looking for any kind of damage (not only ransomware)
Detecting if the entire file is encrypted is trivial (there's even a MSWindows version). However something which encrypts the entire filesystem would be hard to detect automatically (but the impact very obvious).
Something which encrypts or damages partial content inside a file would be very difficult to differentiate from a normal user edit (lots of file formats are actually containers with multiple individual files inside - e.g. Adobe PDF, Microsoft Office). Analyzing the frequency distribution of characters (or tokens if you have a parser) can give more heuristic detection if the file is not compressed.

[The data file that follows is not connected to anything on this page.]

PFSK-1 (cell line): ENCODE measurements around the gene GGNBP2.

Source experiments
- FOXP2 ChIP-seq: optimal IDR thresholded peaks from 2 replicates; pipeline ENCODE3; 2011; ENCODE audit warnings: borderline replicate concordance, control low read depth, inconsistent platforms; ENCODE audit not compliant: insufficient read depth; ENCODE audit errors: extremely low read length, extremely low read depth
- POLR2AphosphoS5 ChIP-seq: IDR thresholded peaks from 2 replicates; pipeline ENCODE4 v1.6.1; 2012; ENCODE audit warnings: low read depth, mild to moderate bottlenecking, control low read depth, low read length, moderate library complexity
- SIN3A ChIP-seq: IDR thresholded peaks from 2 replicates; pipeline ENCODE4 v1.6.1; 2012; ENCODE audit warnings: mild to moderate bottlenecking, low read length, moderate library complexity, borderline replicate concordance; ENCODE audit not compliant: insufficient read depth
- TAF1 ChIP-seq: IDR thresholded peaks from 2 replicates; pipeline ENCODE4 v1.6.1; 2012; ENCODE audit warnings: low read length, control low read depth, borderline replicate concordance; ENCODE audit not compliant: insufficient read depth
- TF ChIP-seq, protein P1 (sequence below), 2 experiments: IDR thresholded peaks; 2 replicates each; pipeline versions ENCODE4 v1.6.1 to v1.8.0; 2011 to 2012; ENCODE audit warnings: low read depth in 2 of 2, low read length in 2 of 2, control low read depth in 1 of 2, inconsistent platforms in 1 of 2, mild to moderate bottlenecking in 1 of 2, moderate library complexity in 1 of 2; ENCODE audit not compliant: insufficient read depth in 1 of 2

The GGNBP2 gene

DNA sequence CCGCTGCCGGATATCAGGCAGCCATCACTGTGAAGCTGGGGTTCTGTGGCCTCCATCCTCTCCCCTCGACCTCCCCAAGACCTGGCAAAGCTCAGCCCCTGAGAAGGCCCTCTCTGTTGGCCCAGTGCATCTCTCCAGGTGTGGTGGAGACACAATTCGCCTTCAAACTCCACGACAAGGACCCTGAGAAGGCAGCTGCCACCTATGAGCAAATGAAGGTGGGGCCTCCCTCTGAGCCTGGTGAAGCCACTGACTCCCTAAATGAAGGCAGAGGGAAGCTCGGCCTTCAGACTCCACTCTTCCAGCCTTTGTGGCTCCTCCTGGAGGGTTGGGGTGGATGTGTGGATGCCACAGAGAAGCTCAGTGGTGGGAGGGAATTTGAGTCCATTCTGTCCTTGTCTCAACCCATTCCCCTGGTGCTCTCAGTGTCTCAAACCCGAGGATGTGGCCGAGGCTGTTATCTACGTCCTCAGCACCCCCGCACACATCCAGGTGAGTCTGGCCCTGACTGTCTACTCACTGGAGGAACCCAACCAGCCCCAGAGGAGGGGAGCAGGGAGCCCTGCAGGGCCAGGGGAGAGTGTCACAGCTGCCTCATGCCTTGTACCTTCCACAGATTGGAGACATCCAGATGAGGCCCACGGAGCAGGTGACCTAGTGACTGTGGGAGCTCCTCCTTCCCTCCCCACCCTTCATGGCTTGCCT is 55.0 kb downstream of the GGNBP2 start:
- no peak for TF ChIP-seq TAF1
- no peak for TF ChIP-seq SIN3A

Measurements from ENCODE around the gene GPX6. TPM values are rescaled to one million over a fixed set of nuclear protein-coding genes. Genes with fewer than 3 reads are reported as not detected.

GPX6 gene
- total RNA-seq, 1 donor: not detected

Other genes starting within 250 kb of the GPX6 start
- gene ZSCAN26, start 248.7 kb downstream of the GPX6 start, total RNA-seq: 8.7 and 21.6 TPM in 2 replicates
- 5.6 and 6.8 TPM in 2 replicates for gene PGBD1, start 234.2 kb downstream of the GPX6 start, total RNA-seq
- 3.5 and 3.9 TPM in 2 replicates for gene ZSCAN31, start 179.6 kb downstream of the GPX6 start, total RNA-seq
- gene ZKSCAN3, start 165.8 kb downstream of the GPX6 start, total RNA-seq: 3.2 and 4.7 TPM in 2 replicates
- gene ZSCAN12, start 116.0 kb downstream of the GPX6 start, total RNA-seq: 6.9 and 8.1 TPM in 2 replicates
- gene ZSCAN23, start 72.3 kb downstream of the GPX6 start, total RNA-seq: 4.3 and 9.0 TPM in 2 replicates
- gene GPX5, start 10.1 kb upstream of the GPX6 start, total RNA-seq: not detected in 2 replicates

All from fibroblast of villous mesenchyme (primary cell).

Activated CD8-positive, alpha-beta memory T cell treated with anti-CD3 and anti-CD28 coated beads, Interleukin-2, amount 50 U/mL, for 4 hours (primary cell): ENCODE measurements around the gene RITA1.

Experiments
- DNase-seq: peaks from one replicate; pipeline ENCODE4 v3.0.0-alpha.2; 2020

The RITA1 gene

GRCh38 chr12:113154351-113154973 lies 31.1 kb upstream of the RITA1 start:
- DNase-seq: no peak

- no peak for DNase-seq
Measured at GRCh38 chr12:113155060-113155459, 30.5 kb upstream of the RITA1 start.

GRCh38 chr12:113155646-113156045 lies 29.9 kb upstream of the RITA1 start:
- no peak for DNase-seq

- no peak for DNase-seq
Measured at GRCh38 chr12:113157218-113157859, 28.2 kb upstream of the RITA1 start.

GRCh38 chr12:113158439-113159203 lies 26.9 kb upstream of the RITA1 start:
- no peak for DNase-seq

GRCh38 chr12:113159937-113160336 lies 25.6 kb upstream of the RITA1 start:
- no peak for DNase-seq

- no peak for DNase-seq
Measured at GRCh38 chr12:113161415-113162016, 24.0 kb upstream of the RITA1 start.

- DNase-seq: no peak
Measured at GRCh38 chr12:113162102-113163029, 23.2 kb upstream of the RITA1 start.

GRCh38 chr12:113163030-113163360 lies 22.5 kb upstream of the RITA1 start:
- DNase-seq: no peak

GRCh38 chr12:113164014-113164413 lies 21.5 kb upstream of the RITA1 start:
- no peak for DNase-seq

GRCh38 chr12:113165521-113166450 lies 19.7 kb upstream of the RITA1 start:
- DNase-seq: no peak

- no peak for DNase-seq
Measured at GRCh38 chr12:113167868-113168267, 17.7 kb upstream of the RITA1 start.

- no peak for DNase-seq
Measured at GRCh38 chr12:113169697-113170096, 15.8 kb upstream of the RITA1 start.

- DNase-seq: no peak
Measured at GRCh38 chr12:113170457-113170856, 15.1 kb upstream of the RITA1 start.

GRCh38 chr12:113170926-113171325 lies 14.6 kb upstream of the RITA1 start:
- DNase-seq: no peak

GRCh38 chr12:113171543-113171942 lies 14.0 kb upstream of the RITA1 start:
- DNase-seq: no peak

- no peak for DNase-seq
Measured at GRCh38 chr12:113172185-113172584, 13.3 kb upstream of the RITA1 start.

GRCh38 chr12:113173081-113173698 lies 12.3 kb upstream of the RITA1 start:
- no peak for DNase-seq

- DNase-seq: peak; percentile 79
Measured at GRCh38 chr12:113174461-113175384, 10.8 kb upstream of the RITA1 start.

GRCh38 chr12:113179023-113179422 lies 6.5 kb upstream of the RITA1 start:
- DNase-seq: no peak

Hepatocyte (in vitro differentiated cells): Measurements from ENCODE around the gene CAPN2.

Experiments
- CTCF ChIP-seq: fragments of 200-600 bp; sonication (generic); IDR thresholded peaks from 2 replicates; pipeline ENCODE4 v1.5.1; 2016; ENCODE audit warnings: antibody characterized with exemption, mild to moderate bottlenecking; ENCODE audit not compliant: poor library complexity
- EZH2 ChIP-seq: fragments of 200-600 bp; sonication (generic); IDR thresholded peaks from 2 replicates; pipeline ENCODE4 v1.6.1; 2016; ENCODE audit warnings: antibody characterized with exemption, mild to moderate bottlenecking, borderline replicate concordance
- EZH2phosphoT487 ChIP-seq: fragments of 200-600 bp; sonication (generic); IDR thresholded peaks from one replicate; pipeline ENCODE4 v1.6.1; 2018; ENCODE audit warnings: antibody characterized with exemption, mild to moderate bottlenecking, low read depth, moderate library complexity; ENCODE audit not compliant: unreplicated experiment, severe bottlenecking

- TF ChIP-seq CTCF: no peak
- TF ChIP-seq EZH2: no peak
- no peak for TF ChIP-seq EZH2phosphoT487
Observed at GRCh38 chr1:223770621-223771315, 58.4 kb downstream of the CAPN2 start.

There is a lot of activity aimed at detecting ransomware by its pattern of file access (frequency of file renaming, file changes, directory crawling access).
A fairly simple solution is to monitor a small collection of files in the root and at the bottom of the directory tree (i.e. the places where malware will strike first) on a dedicated share as canaries. If these files are updated (without action by a user) then you know there's probably malware at work. Any host based IDS should be capable of this.
Ordinary backups are not really secure, because the ransomware could just as easily target your backups
If your "Ordinary backups" are available online then yes - but that's why we use tapes, optical drives and virtual tapes.
Is there any existing product
"Questions seeking product recommendations are off-topic as they become obsolete quickly"
(a) automatically make copies of designated files folders
Yes, there are lots of file copying and backup programs.
audit the live files against the archive